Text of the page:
Data Collection Efficiency Key to Ecological Restoration

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National Mitigation and Ecosystem Banking Conference

Last week, the 20th annual National Mitigation & Ecosystem Banking Conference (NMEBC) was held in Sacramento, California. Mitigation banking leaders, representatives from federal and state regulatory agencies, environmental field data collection service companies and non-profit organizations were all represented. The conference was an opportunity for attendees to share information, demonstrate the efficiency of environmental data collection software, and to collaborate on efforts to protect and restore our environment.

It’s really all about the interaction both in the sessions, as well as conversations, off to the side, over a cup of coffee, at a display booth. It is a tremendous opportunity for sharing information  [Steve Martin, USACE]

“It’s really all about the interaction both in the sessions, as well as conversations, off to the side, over a cup of coffee, at a display booth. It is a tremendous opportunity for sharing information,” explains Steve Martin, environmental scientist for the US Army Corps of Engineers – Institute for Water Resources, during an interview with NMEBC staff.

Infrastructure and Development Support Environmental Protection

The ecological restoration industry helps mitigate the environmental impact of infrastructure and development, while facilitating growth of the US economy. This successful partnership generating $9.5 billion in direct economic output plus $15 billion in indirect output. Last week’s conference came at a time when the political climate is casting doubt on the future of environmental regulation in America, which could ultimately put pressure on this $25 billion industry.

Making Ecological Restoration Projects More Profitable

Given potential changes to regulation and financial incentives, it’s paramount that field data collection is both efficient and accurate. Equally important, is  that data management and reporting minimize project costs. Electronic survey forms that can be completed offline using a mobile app are fast becoming a pivotal  solution. Using electronic data collection enables mitigation bankers to implement restoration projects more quickly and competitively. Ironically, these benefits are matched by a significant improvement in data accuracy. This, together with agency exports and reporting flexibility, contribute to the industry’s economic and environmental success.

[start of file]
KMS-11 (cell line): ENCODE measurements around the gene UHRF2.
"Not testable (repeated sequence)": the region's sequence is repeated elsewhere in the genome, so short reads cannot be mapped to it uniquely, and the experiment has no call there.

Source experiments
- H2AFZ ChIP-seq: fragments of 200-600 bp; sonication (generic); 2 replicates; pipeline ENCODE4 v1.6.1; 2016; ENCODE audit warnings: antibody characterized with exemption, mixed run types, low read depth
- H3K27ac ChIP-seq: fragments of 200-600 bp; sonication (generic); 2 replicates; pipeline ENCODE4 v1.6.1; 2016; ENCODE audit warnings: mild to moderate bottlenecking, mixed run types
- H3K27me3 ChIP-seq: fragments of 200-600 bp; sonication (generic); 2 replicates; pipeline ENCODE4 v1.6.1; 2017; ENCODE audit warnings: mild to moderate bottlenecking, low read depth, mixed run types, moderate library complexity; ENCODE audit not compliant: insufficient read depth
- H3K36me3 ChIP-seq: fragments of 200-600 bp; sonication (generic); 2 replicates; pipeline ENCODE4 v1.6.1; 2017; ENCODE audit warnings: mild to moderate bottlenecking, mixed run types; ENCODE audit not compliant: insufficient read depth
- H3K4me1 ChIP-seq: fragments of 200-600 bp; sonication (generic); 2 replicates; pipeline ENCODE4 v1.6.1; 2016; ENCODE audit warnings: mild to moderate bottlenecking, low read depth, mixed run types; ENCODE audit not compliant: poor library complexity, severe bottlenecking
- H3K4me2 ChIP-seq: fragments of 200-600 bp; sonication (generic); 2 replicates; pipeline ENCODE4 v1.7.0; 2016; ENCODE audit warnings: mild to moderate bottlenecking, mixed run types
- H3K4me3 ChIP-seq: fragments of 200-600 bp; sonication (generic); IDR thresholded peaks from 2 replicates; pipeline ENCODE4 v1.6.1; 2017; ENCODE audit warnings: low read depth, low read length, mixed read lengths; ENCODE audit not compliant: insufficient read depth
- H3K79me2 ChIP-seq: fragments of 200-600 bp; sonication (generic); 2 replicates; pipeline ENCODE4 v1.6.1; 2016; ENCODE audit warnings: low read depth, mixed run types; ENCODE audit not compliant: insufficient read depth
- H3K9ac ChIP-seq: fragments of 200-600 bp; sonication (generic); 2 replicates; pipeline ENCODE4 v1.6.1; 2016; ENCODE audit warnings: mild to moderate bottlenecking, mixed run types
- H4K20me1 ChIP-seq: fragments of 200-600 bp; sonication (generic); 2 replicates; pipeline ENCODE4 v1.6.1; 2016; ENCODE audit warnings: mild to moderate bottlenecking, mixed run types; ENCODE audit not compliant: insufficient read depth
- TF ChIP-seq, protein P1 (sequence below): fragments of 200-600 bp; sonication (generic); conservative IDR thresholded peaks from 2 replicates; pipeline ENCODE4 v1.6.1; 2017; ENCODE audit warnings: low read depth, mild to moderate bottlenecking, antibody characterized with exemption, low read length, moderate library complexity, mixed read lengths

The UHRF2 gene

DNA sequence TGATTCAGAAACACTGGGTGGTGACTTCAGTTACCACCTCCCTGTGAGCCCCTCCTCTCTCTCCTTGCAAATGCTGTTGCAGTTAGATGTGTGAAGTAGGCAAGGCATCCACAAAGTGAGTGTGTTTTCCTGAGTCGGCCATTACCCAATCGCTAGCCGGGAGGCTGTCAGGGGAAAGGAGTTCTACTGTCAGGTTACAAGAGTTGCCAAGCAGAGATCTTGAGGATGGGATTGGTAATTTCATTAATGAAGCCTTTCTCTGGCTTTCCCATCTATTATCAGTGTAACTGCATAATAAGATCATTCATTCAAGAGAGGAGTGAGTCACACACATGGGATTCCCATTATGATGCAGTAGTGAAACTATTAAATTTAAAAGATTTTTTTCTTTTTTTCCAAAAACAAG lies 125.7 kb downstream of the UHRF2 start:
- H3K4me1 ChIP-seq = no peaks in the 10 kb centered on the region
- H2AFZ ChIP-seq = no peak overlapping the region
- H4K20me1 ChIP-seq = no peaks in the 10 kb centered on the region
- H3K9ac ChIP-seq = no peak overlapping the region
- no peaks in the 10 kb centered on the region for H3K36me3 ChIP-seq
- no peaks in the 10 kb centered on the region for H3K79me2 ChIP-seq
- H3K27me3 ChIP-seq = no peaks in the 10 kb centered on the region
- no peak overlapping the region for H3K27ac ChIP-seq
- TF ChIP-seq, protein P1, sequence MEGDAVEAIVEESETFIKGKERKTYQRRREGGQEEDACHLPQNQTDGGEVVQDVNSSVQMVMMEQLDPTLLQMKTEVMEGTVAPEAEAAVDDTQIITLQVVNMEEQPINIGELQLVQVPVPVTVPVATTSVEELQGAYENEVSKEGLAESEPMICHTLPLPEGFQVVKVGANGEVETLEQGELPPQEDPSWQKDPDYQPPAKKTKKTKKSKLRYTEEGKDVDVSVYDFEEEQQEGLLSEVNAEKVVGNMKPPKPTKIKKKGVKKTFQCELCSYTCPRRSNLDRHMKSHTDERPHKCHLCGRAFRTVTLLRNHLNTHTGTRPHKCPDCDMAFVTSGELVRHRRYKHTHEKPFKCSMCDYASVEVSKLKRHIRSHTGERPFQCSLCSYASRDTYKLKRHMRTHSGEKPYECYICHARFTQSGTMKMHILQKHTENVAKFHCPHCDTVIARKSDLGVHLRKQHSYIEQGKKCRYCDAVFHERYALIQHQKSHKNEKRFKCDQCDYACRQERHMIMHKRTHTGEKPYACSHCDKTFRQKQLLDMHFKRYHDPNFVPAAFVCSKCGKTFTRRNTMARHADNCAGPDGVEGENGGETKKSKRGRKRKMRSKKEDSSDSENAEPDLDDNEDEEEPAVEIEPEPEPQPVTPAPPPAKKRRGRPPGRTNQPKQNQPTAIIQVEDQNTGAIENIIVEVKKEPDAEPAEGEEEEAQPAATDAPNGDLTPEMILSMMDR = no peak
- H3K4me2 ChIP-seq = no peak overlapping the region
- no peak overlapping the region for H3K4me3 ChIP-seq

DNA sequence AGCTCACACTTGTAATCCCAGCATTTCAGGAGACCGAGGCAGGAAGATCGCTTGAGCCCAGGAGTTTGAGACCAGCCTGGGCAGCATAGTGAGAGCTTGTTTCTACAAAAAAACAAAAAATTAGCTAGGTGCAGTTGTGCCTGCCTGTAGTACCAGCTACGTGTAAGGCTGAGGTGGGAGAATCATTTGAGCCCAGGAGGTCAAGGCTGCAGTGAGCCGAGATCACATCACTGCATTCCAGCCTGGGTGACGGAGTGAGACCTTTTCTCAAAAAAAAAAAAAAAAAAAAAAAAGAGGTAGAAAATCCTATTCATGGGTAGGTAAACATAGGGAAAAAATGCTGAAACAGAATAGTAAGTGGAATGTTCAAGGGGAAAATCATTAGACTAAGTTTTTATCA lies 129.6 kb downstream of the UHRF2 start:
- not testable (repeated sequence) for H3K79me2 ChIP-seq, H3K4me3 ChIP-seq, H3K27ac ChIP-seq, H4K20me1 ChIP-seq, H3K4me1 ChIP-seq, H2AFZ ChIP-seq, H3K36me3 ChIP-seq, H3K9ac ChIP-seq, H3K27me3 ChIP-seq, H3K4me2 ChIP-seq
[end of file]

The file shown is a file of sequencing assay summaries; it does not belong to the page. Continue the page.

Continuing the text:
Mobile Data Collection Apps and Devices

Mobile devices ranging from tablets and phones to drones and robots, now run apps as part of a complete environmental data management software solution, streamlining compliance and monitoring. A streamlined process is essential, as the ecological restoration workload is immense, encompassing:

  • Erosion control
  • Water analysis
  • Native and invasive plant management
  • Monitoring small and large animals
  • Protecting threatened and endangered species.

Collecting, managing, and reporting environmental data manually is no longer a truly viable or competitive methodology. The ecological restoration and mitigation banking industry is not alone in transitioning to mobile data collection software.

 

Wildnote's field data collection NMEBC demonstration booth draped in rain forest poster, two men conversing in foreground.
Wildnote demonstrates its field data collection app at the NMEBC conference.

 

Wildnote Explains its Ecological Restoration Tool

The National Mitigation and Ecosystem Banking Conference was the perfect environment—pardon the pun!—for Wildnote to demonstrate its field data collection app and environmental data management software to key industry companies and regulators. The Wildnote app’s ability to increase project efficiency and  data accuracy, while minimizing report formatting time and frustration, was very well received.

Apps that collect and manage data for reporting are the first step in transitioning from old to new for the ecological restoration industry. . . The issue will be managing and analyzing that data. [Brandon Jones, Wildnote]

“Apps that collect and manage data for reporting are the first step in transitioning from old to new for the ecological restoration industry. The next step is using remote mechanical tools to collect massive amounts of data in shorter periods of time. The issue will be managing and analyzing that data,” Brandon Jones, Biz Builder at Wildnote stated.

Moving forward, field data collection and environmental management software, ecological restoration, and industry collaboration, will shape economic and environmental success. The NMEBC brought all these elements together, creating a clear picture of how this environmental effort can unfold.

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ecological restoration, infrastructure construction, field data collection app

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